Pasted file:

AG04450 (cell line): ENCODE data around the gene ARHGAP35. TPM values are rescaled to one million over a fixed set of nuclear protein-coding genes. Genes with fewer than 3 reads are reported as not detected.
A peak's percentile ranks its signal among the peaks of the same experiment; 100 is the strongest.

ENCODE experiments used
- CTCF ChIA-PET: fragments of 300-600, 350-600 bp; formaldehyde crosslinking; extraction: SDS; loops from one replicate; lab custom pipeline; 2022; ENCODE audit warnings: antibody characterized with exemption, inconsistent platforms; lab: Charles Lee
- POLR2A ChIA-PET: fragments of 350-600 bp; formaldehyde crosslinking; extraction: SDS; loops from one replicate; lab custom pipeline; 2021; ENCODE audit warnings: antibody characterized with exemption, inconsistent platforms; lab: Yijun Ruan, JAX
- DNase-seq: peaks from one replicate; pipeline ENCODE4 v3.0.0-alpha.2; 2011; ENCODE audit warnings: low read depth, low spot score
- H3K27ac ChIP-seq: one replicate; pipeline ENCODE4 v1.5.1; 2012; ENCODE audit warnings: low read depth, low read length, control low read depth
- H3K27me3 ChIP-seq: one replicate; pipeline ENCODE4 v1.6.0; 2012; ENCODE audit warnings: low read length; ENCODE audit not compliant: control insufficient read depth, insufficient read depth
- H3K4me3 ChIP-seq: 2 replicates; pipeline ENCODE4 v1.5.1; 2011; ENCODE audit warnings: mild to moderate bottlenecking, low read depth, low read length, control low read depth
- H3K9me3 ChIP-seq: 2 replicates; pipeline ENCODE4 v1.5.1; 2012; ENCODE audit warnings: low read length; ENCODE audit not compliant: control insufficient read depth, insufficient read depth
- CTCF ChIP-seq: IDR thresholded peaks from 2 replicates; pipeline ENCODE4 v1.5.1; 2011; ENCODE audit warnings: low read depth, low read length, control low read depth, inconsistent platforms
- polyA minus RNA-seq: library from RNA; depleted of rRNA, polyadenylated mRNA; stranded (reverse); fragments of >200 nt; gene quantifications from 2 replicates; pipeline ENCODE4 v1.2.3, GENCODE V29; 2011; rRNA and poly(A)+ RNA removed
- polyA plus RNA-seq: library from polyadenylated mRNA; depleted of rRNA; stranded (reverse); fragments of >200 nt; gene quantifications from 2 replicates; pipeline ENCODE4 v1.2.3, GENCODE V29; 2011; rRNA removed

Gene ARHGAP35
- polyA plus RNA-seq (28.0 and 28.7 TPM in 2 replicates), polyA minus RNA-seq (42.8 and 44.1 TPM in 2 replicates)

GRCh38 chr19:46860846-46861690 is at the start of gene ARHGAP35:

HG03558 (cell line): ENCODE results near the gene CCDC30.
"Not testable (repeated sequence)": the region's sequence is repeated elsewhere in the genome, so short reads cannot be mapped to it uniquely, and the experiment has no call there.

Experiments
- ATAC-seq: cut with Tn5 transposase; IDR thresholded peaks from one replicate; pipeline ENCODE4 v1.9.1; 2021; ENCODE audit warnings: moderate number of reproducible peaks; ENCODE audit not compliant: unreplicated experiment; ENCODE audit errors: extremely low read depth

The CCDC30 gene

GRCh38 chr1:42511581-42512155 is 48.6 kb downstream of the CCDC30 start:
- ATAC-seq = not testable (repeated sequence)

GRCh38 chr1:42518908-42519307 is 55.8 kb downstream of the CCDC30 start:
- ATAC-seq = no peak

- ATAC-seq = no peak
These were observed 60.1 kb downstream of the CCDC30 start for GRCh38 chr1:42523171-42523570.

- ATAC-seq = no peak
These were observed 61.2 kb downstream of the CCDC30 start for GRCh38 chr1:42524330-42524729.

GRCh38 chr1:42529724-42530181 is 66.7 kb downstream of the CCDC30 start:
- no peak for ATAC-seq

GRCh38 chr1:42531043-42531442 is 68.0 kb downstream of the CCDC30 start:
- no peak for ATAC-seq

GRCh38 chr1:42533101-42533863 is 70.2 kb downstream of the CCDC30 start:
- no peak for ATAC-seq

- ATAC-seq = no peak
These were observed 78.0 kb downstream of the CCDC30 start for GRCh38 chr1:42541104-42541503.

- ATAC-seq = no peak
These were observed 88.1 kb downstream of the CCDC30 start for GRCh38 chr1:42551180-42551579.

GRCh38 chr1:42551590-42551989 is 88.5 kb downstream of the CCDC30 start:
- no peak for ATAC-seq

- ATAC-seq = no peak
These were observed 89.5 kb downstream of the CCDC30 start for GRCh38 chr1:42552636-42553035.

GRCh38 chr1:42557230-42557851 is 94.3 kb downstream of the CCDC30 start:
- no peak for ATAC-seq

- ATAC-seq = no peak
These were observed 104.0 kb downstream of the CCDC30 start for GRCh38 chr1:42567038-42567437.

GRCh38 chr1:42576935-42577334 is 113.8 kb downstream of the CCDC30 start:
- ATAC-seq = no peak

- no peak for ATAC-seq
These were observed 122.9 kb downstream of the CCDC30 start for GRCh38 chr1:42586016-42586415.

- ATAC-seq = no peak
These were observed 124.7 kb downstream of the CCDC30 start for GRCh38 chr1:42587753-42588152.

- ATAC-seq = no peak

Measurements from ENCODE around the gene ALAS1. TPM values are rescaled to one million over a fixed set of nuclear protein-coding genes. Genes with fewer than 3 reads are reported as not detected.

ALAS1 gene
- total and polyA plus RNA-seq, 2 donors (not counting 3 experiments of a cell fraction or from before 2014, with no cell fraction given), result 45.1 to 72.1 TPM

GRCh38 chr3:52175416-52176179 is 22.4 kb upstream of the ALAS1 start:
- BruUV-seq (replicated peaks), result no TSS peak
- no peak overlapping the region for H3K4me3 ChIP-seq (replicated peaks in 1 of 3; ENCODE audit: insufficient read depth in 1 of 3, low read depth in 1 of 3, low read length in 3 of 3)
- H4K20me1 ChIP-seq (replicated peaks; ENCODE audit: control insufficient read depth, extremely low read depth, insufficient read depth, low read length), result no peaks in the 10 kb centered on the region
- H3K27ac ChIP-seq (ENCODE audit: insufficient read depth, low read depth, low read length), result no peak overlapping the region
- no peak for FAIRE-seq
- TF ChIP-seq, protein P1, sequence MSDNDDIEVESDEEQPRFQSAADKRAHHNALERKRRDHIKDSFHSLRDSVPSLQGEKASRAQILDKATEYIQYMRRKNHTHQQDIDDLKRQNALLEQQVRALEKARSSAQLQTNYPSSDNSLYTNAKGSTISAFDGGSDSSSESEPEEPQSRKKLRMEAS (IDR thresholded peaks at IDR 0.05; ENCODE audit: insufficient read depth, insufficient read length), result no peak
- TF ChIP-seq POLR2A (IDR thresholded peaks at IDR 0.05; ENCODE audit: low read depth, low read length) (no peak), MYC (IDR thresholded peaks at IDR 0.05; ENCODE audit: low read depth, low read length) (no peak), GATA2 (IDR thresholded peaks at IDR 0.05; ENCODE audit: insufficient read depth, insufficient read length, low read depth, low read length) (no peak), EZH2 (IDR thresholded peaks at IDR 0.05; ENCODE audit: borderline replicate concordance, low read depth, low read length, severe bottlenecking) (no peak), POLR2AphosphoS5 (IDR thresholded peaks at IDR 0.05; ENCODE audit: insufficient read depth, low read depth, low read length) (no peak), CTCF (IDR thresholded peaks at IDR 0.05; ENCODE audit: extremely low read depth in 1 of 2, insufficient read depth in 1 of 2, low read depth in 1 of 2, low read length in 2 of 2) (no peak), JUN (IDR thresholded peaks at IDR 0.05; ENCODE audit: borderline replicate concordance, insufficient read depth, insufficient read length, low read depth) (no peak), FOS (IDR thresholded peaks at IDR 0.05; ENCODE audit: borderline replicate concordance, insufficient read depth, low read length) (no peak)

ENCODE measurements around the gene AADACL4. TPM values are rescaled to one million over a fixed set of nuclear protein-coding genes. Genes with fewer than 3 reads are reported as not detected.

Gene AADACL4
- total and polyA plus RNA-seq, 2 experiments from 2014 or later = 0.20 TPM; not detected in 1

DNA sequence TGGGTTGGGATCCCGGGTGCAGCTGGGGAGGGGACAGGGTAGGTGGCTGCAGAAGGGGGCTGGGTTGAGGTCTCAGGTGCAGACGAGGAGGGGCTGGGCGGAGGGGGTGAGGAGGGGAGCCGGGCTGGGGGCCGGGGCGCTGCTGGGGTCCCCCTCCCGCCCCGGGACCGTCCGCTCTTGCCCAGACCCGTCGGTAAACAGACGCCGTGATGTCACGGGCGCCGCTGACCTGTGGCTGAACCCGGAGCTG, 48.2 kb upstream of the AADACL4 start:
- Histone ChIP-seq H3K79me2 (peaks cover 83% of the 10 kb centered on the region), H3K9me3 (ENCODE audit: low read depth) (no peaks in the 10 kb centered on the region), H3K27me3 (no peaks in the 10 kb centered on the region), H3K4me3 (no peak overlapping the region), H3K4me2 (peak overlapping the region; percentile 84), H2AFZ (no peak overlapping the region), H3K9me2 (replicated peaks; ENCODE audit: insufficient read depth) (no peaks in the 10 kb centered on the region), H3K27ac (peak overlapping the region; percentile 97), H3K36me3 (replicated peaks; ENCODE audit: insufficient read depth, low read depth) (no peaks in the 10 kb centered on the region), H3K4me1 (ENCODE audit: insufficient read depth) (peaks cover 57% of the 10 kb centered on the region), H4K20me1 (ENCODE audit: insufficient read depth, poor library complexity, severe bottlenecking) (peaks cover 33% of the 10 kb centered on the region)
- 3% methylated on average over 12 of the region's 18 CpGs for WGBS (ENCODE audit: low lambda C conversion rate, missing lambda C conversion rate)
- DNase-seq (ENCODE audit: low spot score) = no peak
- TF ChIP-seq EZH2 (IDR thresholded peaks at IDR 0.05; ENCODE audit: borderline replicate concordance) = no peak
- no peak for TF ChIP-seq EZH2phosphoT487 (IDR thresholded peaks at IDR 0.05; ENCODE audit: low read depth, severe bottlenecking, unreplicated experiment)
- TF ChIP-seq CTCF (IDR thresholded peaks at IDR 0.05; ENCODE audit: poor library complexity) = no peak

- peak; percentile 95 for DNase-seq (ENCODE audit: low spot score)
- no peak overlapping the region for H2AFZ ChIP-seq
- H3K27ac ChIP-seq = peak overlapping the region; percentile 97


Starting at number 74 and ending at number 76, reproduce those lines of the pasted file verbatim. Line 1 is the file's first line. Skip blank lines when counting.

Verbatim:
- no peak for TF ChIP-seq EZH2phosphoT487 (IDR thresholded peaks at IDR 0.05; ENCODE audit: low read depth, severe bottlenecking, unreplicated experiment)
- TF ChIP-seq CTCF (IDR thresholded peaks at IDR 0.05; ENCODE audit: poor library complexity) = no peak

- peak; percentile 95 for DNase-seq (ENCODE audit: low spot score)